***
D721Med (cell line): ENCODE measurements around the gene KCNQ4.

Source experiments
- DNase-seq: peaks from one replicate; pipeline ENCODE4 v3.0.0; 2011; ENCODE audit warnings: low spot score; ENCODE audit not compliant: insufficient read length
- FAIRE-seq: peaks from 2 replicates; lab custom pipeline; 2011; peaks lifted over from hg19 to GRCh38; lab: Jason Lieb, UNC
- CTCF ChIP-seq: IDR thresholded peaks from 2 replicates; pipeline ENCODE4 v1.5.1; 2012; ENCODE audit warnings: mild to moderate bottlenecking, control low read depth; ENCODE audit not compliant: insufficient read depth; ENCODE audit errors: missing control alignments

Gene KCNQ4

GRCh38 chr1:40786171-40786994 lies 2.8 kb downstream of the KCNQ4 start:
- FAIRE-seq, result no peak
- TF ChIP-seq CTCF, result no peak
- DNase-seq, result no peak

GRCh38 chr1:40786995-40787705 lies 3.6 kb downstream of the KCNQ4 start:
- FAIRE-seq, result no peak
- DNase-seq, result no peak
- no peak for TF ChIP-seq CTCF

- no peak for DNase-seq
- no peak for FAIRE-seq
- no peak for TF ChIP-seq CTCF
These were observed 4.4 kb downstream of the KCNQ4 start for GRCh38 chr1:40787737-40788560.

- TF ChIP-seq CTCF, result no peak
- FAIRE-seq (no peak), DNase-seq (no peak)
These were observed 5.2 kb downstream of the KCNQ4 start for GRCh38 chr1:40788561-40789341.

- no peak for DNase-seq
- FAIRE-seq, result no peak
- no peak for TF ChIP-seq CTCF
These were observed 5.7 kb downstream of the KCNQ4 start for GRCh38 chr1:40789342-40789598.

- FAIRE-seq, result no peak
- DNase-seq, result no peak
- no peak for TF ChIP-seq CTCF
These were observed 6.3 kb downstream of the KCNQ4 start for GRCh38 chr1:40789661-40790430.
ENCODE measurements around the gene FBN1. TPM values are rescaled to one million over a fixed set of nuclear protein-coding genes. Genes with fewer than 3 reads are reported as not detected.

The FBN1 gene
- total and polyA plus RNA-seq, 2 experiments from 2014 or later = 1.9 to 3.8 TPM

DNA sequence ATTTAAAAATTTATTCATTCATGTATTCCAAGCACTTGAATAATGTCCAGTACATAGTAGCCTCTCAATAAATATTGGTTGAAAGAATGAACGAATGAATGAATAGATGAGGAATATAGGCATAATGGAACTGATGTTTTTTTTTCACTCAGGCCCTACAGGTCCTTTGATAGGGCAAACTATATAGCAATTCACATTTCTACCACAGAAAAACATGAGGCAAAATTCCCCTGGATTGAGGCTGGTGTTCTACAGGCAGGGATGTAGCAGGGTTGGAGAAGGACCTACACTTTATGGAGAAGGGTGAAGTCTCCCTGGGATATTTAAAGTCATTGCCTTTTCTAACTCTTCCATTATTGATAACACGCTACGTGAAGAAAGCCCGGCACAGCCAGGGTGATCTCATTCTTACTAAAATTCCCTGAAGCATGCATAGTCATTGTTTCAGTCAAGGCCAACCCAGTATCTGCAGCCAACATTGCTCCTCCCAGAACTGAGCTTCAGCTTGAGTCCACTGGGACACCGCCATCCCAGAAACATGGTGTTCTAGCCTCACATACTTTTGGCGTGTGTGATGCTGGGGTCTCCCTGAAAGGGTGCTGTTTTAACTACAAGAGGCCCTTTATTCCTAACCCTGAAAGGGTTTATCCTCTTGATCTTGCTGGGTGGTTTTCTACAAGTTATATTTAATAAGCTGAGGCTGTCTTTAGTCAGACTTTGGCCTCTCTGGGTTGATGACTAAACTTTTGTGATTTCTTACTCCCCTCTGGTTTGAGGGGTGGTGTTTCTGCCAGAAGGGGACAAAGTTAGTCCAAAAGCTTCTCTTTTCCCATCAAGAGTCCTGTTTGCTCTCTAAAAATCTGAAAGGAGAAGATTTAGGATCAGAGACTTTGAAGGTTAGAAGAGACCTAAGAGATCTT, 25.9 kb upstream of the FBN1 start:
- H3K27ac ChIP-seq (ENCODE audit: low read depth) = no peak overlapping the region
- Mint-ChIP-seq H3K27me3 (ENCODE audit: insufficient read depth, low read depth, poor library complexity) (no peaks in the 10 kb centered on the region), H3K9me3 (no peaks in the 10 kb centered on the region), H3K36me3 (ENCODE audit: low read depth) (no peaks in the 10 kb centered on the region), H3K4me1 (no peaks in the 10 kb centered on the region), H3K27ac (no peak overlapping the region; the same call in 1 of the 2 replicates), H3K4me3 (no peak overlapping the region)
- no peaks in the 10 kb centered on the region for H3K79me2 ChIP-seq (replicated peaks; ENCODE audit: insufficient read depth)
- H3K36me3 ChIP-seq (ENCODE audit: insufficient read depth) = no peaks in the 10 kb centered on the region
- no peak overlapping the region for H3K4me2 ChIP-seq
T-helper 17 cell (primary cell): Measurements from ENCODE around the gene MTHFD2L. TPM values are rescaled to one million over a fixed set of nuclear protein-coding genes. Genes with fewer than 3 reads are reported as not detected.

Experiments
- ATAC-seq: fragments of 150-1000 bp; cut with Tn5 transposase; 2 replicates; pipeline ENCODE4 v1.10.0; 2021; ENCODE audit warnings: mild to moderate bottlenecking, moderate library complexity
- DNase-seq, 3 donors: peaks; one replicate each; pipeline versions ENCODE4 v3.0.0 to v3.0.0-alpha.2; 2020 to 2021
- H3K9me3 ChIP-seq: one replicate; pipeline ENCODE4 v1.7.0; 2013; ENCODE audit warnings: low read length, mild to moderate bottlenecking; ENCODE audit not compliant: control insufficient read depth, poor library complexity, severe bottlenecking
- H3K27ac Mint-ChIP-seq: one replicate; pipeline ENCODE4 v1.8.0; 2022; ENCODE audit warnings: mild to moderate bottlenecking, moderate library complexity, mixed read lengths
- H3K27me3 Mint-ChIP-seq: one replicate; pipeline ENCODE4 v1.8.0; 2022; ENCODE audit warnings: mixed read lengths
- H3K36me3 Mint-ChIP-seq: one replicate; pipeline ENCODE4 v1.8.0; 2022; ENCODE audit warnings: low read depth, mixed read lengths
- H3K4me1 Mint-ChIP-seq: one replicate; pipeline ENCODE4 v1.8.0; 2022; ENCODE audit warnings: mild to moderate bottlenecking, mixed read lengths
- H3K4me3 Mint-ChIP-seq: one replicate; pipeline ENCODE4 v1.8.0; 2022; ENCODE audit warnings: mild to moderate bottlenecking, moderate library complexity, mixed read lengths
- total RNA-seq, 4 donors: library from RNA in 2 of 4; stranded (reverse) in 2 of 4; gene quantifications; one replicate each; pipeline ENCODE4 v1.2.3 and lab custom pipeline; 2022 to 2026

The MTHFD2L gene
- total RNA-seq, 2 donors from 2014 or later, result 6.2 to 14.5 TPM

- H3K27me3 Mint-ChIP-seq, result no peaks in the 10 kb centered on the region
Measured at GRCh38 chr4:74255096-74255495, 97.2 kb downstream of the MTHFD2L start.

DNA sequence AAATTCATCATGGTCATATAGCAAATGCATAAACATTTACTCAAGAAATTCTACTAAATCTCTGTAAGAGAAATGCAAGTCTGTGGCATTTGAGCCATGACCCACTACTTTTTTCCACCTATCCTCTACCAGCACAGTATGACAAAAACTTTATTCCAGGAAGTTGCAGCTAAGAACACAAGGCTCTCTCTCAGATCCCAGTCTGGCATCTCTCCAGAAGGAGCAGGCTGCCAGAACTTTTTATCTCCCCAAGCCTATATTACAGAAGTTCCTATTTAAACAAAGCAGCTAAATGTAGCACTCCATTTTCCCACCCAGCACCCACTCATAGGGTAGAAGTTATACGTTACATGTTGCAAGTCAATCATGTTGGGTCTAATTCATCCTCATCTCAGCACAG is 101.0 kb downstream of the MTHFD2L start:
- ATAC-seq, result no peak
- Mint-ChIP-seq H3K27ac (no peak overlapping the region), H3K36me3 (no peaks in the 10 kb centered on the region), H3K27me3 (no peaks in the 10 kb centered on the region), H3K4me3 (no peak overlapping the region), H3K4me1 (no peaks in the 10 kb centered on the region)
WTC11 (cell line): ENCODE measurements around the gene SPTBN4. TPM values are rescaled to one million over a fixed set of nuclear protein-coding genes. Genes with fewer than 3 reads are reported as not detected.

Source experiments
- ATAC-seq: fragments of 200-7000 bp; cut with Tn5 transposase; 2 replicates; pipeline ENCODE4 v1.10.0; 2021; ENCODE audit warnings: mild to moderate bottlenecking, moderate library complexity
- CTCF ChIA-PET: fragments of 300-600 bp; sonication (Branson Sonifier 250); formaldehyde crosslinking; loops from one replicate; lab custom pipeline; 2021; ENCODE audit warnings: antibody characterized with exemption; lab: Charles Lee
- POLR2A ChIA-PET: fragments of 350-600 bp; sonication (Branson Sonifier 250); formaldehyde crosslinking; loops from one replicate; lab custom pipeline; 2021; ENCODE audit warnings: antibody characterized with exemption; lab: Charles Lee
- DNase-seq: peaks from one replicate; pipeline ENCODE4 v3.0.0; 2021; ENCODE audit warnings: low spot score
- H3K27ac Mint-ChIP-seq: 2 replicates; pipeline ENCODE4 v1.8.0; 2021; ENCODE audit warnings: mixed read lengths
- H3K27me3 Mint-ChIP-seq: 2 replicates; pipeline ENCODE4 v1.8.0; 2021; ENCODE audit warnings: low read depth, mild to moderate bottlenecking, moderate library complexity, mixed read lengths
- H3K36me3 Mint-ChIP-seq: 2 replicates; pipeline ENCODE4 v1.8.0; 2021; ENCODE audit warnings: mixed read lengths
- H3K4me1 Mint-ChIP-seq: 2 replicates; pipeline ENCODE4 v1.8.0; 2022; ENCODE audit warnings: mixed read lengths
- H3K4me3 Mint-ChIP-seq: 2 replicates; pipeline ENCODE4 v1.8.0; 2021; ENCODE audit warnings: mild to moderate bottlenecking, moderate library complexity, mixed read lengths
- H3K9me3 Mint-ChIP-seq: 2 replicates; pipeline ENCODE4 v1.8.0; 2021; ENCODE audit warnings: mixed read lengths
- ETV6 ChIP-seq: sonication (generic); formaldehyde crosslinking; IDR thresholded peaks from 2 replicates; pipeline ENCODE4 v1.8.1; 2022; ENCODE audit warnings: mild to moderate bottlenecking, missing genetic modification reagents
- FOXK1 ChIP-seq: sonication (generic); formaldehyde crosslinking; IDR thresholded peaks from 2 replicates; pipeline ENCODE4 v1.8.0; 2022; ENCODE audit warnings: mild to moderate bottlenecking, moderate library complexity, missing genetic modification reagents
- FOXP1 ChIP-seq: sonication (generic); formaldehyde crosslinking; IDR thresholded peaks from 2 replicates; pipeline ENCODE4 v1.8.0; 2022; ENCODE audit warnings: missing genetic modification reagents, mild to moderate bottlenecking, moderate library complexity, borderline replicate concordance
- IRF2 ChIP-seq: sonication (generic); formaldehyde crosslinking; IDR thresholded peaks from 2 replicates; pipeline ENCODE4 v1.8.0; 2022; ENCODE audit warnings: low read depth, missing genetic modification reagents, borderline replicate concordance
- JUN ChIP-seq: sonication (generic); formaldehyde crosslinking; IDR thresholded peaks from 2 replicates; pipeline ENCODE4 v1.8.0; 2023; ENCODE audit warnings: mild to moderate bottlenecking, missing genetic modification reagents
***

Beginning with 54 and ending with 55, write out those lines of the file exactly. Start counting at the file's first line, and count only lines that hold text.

DNA sequence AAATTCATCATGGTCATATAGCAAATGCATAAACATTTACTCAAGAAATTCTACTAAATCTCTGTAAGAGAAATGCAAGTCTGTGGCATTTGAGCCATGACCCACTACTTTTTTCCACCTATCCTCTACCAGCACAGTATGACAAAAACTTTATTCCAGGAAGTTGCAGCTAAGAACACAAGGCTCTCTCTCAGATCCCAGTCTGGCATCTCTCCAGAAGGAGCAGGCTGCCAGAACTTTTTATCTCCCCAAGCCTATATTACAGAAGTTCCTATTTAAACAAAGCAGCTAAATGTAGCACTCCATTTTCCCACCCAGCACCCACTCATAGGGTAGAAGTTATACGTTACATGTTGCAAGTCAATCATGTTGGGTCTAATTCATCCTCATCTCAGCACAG is 101.0 kb downstream of the MTHFD2L start:
- ATAC-seq, result no peak